This notation can be more enlightening, or more confusing, depending on your tastes! Personally, I like this bra-ket notation because my eyes are pretty bad and I find it annoying to squint at subscripts.

### Interpreting the transfer matrix

The transfer matrix answers the question, if there's a bond between a spin and another spin , then what is the value of for that bond? Since there's two possibilities for the first spin (+1 or -1) and two possibilities for the second spin (+1 or -1), that means that is a 2x2 matrix with four entries. (It's a funny sort of matrix where the indices take on values of .)

To be explicit, we can write the components of as

### Rewriting the partition function as a trace

Now that we have a nice expression for , we turn back to our task of finding the partition function , which means we need to sum over all the possible configurations of the system. How do we do this?

We need to sum over all possible configurations of the spins; each spin can either be up or down, so there's a total of configurations. Symbolically, we write this sum as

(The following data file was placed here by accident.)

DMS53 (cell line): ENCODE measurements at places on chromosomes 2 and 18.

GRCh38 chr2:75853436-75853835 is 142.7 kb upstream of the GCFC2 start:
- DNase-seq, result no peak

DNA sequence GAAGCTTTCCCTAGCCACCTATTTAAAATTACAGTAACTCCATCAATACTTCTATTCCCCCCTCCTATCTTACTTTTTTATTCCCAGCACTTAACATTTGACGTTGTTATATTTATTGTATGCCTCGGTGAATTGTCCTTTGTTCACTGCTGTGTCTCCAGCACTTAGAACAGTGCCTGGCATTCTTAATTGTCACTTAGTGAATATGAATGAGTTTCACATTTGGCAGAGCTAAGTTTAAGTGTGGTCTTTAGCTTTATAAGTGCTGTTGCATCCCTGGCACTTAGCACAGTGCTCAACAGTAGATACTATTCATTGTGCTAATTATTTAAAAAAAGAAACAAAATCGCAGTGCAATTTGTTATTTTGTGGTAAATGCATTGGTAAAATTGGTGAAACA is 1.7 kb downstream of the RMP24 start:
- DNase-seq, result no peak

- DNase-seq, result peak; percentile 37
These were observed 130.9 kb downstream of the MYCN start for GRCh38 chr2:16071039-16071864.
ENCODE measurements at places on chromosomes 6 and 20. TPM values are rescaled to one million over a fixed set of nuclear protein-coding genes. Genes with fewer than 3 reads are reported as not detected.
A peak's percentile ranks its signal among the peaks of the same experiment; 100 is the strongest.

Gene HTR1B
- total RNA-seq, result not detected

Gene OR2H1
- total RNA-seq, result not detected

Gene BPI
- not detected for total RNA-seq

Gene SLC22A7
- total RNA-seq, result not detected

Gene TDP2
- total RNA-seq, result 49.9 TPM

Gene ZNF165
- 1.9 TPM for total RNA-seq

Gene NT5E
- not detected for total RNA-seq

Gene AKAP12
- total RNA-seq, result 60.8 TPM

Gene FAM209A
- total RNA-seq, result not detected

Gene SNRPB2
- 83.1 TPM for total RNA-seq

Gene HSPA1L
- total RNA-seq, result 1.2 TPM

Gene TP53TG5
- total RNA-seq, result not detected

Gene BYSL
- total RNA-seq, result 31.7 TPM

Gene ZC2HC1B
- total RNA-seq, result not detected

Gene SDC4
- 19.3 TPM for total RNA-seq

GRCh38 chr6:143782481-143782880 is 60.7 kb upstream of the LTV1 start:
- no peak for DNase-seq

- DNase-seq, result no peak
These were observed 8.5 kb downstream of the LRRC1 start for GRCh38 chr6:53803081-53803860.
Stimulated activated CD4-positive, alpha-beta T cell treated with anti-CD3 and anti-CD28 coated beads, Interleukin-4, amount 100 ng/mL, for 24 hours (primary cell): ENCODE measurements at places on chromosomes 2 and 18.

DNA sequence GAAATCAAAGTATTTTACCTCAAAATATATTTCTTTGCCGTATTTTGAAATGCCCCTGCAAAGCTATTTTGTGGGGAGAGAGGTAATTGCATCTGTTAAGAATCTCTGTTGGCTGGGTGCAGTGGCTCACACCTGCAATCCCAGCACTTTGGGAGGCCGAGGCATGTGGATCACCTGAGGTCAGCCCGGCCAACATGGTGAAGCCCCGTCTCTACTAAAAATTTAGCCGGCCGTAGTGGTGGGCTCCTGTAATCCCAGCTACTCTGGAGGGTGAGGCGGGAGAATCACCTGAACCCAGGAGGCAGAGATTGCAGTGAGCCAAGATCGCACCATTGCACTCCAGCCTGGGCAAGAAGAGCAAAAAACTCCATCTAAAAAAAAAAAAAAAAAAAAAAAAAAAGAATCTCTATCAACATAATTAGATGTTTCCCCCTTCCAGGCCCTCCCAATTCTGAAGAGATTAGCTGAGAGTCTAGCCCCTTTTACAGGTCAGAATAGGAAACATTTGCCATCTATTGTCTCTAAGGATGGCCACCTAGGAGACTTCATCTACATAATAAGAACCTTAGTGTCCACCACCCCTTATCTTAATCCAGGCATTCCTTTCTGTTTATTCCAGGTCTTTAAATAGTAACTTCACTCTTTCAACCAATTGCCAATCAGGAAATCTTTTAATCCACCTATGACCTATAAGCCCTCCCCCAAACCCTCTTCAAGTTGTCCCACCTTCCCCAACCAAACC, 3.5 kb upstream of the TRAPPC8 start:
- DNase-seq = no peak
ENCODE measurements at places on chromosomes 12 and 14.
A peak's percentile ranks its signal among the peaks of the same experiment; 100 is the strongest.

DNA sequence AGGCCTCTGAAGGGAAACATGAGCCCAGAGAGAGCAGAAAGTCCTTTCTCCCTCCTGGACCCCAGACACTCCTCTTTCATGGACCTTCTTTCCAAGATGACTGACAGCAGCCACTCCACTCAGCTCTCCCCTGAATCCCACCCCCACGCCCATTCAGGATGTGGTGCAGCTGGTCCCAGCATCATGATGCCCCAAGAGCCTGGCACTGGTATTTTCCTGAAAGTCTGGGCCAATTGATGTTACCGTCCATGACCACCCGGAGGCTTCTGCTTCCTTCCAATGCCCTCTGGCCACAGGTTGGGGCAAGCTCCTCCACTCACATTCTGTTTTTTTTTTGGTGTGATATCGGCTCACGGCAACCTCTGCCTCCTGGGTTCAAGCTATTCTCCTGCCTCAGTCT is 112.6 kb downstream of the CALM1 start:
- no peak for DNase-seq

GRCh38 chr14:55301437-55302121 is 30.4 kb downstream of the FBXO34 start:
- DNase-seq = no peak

that is, the first spin takes on values , the second spin takes on values , etc., and we're performing this sum for each of the spins. In class, Prof. Kivelson wrote a confusing expression with a product sign; personally, I'm not a fan. I think that expicitly writing out each of the summations is much more understandable.

Anyways, to find the partition function, we need to calculate

When we expand out the sum, we realize the key trick: the transfer matrices are matrix-multiplied with each other, because you sum over the repeated index.

Rememeber that matrix multiplication is defined as . If we zoom in on the multiplication between the 1-2 transfer matrix and the 2-3 transfer matrix, we see that indeed, the transfer matrices are being multiplied by each other when we sum over their shared index :

So when we sum over spin #2, those two transfer matrices ‘‘collapse’’ together and we're left with a squared transfer matrix between spin #1 and spin #3.

If we repeat this process of ‘‘collapsing’’ all the transfer matrices together, we end up with

which we recognize as the formula for the trace of ,

Remark

It's also possible to do this manipulation in the bra-ket notation. (Personally, I find this notation a bit more enlightening.) Remember that a matrix element in bra-ket notation is written as . If we use this notation, the partition function looks like